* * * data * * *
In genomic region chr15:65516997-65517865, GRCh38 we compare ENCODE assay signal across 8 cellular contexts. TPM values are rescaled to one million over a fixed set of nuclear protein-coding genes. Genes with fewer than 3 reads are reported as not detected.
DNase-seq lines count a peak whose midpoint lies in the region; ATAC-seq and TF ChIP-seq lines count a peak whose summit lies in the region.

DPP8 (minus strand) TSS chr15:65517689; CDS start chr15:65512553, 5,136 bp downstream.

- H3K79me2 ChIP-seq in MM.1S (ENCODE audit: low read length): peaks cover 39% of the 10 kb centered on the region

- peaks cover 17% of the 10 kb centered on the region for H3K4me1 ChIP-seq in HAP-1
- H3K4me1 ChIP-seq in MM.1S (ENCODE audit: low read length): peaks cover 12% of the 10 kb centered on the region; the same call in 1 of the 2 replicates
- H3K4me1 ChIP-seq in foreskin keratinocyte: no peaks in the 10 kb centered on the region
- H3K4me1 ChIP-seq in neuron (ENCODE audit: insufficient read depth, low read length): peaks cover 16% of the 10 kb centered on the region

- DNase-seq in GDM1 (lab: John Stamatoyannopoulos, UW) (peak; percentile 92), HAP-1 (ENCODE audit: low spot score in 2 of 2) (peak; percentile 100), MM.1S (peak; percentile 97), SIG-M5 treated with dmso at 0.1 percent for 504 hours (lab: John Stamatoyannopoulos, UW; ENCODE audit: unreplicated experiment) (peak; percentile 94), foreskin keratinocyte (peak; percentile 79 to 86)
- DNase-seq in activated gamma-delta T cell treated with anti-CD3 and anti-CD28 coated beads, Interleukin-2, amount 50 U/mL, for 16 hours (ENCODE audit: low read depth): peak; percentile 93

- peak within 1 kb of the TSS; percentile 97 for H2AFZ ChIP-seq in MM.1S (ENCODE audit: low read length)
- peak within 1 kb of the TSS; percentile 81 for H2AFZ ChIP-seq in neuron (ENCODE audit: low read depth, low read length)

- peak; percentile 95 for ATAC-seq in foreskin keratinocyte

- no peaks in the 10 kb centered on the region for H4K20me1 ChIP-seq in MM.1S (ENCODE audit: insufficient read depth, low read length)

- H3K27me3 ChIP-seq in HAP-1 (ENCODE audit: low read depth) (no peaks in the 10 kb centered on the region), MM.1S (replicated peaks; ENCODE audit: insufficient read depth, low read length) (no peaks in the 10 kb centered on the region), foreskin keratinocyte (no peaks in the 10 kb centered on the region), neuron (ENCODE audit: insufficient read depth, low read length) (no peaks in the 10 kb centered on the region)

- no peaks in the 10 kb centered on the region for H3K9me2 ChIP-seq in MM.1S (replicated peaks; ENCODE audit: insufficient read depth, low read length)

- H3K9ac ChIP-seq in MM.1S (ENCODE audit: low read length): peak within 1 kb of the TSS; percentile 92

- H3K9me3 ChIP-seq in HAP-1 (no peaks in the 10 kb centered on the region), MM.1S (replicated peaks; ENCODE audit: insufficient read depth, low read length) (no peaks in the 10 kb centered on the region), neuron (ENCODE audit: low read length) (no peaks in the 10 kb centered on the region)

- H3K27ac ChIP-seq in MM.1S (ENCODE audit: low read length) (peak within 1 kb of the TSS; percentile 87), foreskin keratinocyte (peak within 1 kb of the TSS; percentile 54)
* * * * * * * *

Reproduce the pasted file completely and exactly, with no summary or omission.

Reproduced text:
In genomic region chr15:65516997-65517865, GRCh38 we compare ENCODE assay signal across 8 cellular contexts. TPM values are rescaled to one million over a fixed set of nuclear protein-coding genes. Genes with fewer than 3 reads are reported as not detected.
DNase-seq lines count a peak whose midpoint lies in the region; ATAC-seq and TF ChIP-seq lines count a peak whose summit lies in the region.

DPP8 (minus strand) TSS chr15:65517689; CDS start chr15:65512553, 5,136 bp downstream.

- H3K79me2 ChIP-seq in MM.1S (ENCODE audit: low read length): peaks cover 39% of the 10 kb centered on the region

- peaks cover 17% of the 10 kb centered on the region for H3K4me1 ChIP-seq in HAP-1
- H3K4me1 ChIP-seq in MM.1S (ENCODE audit: low read length): peaks cover 12% of the 10 kb centered on the region; the same call in 1 of the 2 replicates
- H3K4me1 ChIP-seq in foreskin keratinocyte: no peaks in the 10 kb centered on the region
- H3K4me1 ChIP-seq in neuron (ENCODE audit: insufficient read depth, low read length): peaks cover 16% of the 10 kb centered on the region

- DNase-seq in GDM1 (lab: John Stamatoyannopoulos, UW) (peak; percentile 92), HAP-1 (ENCODE audit: low spot score in 2 of 2) (peak; percentile 100), MM.1S (peak; percentile 97), SIG-M5 treated with dmso at 0.1 percent for 504 hours (lab: John Stamatoyannopoulos, UW; ENCODE audit: unreplicated experiment) (peak; percentile 94), foreskin keratinocyte (peak; percentile 79 to 86)
- DNase-seq in activated gamma-delta T cell treated with anti-CD3 and anti-CD28 coated beads, Interleukin-2, amount 50 U/mL, for 16 hours (ENCODE audit: low read depth): peak; percentile 93

- peak within 1 kb of the TSS; percentile 97 for H2AFZ ChIP-seq in MM.1S (ENCODE audit: low read length)
- peak within 1 kb of the TSS; percentile 81 for H2AFZ ChIP-seq in neuron (ENCODE audit: low read depth, low read length)

- peak; percentile 95 for ATAC-seq in foreskin keratinocyte

- no peaks in the 10 kb centered on the region for H4K20me1 ChIP-seq in MM.1S (ENCODE audit: insufficient read depth, low read length)

- H3K27me3 ChIP-seq in HAP-1 (ENCODE audit: low read depth) (no peaks in the 10 kb centered on the region), MM.1S (replicated peaks; ENCODE audit: insufficient read depth, low read length) (no peaks in the 10 kb centered on the region), foreskin keratinocyte (no peaks in the 10 kb centered on the region), neuron (ENCODE audit: insufficient read depth, low read length) (no peaks in the 10 kb centered on the region)

- no peaks in the 10 kb centered on the region for H3K9me2 ChIP-seq in MM.1S (replicated peaks; ENCODE audit: insufficient read depth, low read length)

- H3K9ac ChIP-seq in MM.1S (ENCODE audit: low read length): peak within 1 kb of the TSS; percentile 92

- H3K9me3 ChIP-seq in HAP-1 (no peaks in the 10 kb centered on the region), MM.1S (replicated peaks; ENCODE audit: insufficient read depth, low read length) (no peaks in the 10 kb centered on the region), neuron (ENCODE audit: low read length) (no peaks in the 10 kb centered on the region)

- H3K27ac ChIP-seq in MM.1S (ENCODE audit: low read length) (peak within 1 kb of the TSS; percentile 87), foreskin keratinocyte (peak within 1 kb of the TSS; percentile 54)